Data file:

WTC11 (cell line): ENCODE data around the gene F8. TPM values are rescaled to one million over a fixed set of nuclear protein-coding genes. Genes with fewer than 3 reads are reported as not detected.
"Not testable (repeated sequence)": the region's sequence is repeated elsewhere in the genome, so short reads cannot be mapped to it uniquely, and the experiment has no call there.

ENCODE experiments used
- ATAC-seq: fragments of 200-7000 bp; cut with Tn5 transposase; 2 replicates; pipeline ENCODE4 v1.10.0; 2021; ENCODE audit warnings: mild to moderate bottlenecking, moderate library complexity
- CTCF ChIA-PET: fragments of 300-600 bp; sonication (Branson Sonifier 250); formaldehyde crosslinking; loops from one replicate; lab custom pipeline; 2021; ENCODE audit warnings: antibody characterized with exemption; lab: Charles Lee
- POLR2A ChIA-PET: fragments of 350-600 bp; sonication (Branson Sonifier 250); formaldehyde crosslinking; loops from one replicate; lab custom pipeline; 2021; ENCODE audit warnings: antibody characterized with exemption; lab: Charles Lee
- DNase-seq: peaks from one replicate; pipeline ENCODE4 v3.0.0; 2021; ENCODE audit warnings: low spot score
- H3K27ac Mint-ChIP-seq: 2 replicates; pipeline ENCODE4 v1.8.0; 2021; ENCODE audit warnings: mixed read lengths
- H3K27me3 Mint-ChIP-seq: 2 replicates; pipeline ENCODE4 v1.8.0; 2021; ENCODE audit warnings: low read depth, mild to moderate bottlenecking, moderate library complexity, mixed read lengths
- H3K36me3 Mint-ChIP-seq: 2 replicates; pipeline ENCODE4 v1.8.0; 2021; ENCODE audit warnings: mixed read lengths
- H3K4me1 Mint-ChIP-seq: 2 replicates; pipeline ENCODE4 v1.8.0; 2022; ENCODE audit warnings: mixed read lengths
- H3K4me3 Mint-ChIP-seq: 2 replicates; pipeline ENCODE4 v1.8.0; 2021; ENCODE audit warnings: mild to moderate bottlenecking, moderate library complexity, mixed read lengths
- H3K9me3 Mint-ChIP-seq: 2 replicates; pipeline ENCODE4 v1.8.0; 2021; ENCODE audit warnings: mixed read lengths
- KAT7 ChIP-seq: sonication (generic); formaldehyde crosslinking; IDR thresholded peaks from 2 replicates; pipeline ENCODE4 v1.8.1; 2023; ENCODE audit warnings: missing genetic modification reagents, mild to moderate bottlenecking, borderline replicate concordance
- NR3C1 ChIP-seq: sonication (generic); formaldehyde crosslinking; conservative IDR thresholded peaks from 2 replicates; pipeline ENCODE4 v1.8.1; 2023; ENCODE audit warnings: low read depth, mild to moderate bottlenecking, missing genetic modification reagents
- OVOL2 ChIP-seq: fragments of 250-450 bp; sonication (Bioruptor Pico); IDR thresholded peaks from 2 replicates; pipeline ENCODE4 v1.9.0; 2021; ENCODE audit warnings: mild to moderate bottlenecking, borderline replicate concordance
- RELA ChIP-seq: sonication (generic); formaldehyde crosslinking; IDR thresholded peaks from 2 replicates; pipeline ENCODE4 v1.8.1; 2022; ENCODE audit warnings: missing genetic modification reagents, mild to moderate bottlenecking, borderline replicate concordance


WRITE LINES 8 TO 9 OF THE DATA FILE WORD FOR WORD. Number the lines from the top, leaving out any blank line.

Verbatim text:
- H3K27ac Mint-ChIP-seq: 2 replicates; pipeline ENCODE4 v1.8.0; 2021; ENCODE audit warnings: mixed read lengths
- H3K27me3 Mint-ChIP-seq: 2 replicates; pipeline ENCODE4 v1.8.0; 2021; ENCODE audit warnings: low read depth, mild to moderate bottlenecking, moderate library complexity, mixed read lengths